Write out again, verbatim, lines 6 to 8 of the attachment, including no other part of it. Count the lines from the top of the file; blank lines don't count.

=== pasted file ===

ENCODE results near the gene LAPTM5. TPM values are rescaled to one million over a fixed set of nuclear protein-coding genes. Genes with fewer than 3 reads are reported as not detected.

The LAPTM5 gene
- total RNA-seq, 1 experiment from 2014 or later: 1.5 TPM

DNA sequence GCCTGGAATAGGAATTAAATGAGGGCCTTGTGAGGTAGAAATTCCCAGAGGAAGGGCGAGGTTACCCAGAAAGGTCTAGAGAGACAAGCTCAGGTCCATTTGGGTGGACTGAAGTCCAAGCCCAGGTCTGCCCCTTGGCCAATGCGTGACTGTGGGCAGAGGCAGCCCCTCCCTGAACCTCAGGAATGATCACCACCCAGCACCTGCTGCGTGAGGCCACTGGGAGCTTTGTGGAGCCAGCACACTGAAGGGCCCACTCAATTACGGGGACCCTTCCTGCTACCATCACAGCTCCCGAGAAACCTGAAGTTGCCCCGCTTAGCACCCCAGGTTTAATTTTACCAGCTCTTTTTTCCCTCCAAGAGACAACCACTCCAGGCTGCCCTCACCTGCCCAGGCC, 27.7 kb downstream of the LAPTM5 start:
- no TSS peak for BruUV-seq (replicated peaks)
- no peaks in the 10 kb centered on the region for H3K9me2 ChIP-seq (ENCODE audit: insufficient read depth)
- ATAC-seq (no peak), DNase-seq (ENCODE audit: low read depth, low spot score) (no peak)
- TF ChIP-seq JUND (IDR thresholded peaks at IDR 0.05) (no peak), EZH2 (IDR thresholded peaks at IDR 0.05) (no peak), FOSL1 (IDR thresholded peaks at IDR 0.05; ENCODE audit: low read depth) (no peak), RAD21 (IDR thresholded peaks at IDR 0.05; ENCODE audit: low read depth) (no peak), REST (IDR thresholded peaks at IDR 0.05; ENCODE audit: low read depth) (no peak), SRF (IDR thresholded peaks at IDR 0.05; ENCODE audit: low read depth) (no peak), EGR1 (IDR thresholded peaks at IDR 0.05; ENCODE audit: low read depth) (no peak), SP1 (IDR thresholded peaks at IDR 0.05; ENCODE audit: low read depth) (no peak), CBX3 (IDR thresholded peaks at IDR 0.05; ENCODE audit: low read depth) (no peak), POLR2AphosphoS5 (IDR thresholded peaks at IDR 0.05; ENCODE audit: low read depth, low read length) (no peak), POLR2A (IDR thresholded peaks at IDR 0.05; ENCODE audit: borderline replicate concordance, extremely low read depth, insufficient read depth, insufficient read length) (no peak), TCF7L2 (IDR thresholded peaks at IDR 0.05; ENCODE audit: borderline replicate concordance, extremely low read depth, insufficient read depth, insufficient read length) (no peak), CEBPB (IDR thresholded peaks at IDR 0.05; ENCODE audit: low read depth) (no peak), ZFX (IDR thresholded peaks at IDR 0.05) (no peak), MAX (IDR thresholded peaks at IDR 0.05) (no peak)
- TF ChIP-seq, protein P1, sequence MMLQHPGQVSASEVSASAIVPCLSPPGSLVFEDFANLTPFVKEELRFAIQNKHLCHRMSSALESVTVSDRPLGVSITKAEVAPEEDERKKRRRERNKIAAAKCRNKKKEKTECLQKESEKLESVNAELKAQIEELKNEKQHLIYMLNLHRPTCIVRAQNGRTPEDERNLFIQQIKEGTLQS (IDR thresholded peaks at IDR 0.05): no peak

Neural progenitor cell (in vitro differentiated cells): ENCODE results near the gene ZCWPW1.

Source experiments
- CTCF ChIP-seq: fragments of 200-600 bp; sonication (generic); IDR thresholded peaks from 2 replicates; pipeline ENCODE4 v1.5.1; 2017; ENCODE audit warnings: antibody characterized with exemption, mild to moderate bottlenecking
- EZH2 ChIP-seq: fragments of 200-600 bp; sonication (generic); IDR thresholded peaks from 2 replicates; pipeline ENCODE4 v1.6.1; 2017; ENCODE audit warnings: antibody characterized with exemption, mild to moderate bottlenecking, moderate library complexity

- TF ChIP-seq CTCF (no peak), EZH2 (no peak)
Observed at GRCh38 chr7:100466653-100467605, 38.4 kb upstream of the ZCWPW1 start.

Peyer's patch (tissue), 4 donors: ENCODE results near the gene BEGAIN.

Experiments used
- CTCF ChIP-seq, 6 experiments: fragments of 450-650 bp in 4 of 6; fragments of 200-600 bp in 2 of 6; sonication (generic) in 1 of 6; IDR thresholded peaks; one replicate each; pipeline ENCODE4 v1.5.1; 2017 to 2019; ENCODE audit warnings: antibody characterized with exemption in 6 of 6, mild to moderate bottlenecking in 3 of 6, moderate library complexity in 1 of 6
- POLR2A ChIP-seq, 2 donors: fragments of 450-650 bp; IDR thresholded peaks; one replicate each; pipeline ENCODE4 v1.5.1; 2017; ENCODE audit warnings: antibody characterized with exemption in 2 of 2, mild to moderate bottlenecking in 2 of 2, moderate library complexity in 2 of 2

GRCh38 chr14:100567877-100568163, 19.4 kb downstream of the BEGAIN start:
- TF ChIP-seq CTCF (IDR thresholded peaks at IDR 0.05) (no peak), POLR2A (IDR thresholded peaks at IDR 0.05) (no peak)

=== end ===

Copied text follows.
- no peaks in the 10 kb centered on the region for H3K9me2 ChIP-seq (ENCODE audit: insufficient read depth)
- ATAC-seq (no peak), DNase-seq (ENCODE audit: low read depth, low spot score) (no peak)
- TF ChIP-seq JUND (IDR thresholded peaks at IDR 0.05) (no peak), EZH2 (IDR thresholded peaks at IDR 0.05) (no peak), FOSL1 (IDR thresholded peaks at IDR 0.05; ENCODE audit: low read depth) (no peak), RAD21 (IDR thresholded peaks at IDR 0.05; ENCODE audit: low read depth) (no peak), REST (IDR thresholded peaks at IDR 0.05; ENCODE audit: low read depth) (no peak), SRF (IDR thresholded peaks at IDR 0.05; ENCODE audit: low read depth) (no peak), EGR1 (IDR thresholded peaks at IDR 0.05; ENCODE audit: low read depth) (no peak), SP1 (IDR thresholded peaks at IDR 0.05; ENCODE audit: low read depth) (no peak), CBX3 (IDR thresholded peaks at IDR 0.05; ENCODE audit: low read depth) (no peak), POLR2AphosphoS5 (IDR thresholded peaks at IDR 0.05; ENCODE audit: low read depth, low read length) (no peak), POLR2A (IDR thresholded peaks at IDR 0.05; ENCODE audit: borderline replicate concordance, extremely low read depth, insufficient read depth, insufficient read length) (no peak), TCF7L2 (IDR thresholded peaks at IDR 0.05; ENCODE audit: borderline replicate concordance, extremely low read depth, insufficient read depth, insufficient read length) (no peak), CEBPB (IDR thresholded peaks at IDR 0.05; ENCODE audit: low read depth) (no peak), ZFX (IDR thresholded peaks at IDR 0.05) (no peak), MAX (IDR thresholded peaks at IDR 0.05) (no peak)